Photographer Iwan Baan has released images of Anish Kapoor’s long-awaited reflective sculpture in New York, which stands at the base of the 56 Leonard Street skyscraper by Herzog & de Meuron in Tribeca.
The mirrored sculpture was completed by Kapoor in January, almost 15 years after it was commissioned, and is similar to his work called Cloud Gate – known as “The Bean” – in Chicago.
He is balloon-like in shape and sits on the sidewalk at the base of Herzog & de Meuron’s 56 Leonard Street skyscraper, known as the Jenga Tower for its protruding shell.
“The city can feel hectic, fast and tough, imposing architecture, concrete, noise,” Kapoor said.
“My work at 56 Leonard Street proposes a form that, though made of stainless steel, is also soft and ephemeral.”
“Mirrors cause us to pause, be absorbed, and be dragged in a way that disrupts time, perhaps slowing it down; it is a material that creates a new kind of immaterial space.”
Measuring 48 feet long and 19 feet (15 x 6 meters) tall, the sculpture is smaller than the Chicago iteration and weighs 40 tons compared to Cloud Gate’s 98.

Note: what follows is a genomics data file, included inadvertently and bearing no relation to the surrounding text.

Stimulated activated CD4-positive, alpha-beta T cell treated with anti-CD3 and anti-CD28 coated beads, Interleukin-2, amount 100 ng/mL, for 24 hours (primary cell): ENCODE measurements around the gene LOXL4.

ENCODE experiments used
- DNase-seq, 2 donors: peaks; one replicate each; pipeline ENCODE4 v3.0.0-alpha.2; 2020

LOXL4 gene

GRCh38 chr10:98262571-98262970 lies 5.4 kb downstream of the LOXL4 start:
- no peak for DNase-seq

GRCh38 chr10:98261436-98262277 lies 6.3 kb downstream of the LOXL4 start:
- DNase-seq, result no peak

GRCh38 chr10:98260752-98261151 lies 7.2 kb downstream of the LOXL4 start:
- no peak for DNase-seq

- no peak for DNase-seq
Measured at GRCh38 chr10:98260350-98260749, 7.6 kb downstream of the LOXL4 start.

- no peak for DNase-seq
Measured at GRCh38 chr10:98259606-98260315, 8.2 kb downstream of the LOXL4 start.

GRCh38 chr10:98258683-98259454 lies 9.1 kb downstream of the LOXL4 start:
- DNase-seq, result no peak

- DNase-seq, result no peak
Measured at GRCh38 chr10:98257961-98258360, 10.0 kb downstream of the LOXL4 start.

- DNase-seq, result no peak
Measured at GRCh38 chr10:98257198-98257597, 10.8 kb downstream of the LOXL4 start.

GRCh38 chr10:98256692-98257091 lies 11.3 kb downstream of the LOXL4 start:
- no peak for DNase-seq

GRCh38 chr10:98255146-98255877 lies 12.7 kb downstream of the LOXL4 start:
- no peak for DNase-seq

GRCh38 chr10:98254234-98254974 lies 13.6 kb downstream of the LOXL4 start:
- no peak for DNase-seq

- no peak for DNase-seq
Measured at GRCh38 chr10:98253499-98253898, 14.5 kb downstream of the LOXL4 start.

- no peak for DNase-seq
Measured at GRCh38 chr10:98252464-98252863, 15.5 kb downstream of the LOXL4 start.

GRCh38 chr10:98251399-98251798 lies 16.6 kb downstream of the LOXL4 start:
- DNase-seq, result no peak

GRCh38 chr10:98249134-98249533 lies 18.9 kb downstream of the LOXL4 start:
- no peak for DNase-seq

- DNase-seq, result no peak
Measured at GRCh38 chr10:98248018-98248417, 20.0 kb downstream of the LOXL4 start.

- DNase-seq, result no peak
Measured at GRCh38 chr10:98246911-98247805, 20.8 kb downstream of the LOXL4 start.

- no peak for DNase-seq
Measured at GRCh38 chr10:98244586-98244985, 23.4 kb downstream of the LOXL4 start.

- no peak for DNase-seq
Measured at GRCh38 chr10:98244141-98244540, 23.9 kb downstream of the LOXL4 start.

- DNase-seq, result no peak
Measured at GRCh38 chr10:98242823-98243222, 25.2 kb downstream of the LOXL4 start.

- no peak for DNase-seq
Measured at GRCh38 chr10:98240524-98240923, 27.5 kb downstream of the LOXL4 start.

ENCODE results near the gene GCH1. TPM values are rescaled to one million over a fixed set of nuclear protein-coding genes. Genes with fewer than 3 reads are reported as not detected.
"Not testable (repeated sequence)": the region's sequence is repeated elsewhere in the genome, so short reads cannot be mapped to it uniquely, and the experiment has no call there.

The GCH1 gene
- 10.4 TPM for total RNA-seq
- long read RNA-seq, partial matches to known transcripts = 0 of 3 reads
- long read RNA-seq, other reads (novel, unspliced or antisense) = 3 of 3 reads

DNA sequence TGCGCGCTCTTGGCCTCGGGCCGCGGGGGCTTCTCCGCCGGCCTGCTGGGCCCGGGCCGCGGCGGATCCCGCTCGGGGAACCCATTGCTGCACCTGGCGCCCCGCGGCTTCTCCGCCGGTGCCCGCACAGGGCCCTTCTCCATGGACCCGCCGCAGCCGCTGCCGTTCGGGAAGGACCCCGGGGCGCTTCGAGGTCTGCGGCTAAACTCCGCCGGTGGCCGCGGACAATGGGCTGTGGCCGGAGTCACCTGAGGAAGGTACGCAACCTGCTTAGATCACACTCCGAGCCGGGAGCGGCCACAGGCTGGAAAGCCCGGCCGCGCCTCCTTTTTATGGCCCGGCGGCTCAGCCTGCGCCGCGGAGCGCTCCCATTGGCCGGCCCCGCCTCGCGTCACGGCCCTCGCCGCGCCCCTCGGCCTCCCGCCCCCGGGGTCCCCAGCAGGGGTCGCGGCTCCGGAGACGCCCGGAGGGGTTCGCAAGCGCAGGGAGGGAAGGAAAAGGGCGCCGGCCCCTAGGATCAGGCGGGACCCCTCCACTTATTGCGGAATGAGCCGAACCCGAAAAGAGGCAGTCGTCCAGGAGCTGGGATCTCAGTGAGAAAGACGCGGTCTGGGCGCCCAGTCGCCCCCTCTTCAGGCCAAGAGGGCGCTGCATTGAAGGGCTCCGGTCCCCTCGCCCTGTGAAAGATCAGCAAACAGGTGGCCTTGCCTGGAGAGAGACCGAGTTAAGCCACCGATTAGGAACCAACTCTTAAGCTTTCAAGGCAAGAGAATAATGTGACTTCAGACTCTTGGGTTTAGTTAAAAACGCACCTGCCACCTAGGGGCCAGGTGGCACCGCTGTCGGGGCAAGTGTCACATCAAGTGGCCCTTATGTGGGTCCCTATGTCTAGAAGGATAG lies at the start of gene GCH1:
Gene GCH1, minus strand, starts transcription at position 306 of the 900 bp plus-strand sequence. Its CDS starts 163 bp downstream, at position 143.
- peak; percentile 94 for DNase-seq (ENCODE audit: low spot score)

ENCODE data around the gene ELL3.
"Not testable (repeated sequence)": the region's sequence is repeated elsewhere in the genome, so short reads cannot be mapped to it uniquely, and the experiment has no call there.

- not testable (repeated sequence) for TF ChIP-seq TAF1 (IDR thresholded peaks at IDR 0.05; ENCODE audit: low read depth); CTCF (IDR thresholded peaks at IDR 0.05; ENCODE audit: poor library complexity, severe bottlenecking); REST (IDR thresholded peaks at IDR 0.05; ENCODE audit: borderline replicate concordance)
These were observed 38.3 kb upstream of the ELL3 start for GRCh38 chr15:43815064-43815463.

The sculpture rests entirely on the ground. Part of it is housed under one of the tower’s two-storey cantilevered apartments and juts out onto the street.
In this way it appears to be compressed by the tower itself, giving the sculpture a sense of movement while appearing to support the tower.
With a heavily mirrored surface, the sculpture reflects pedestrians and drivers on the busy Manhattan street.
According to developers Alexico Group, the sculpture will be “fully integrated into the structure of the iconic tower”, making it an “unprecedented collaboration between sculpture and architecture”.
No official name has yet been given to the sculpture, and a spokesman for Alexico Group said a dedication and naming ceremony will be held in the coming months.
Originally commissioned in 2008, it took almost 15 years for the sculpture to be realized. It was initially delayed by an economic slowdown, and construction eventually began in 2019.
However, construction halted in 2020 due to Covid travel restrictions preventing Kapoor’s UK-based construction team from entering the country, leaving the structure half-complete and earning it the nickname of the half bean.
Kapoor is known for his conceptual artworks, including his invention of Vantablack, a pigment that absorbs 99 percent of light directed at it and is exclusively owned by Kapoor.
His other work in New York included a “bottomless” hot tub installed in Brooklyn Bridge Park during the 2017 NYCX Design Festival.
The photograph is by Iwan Baan.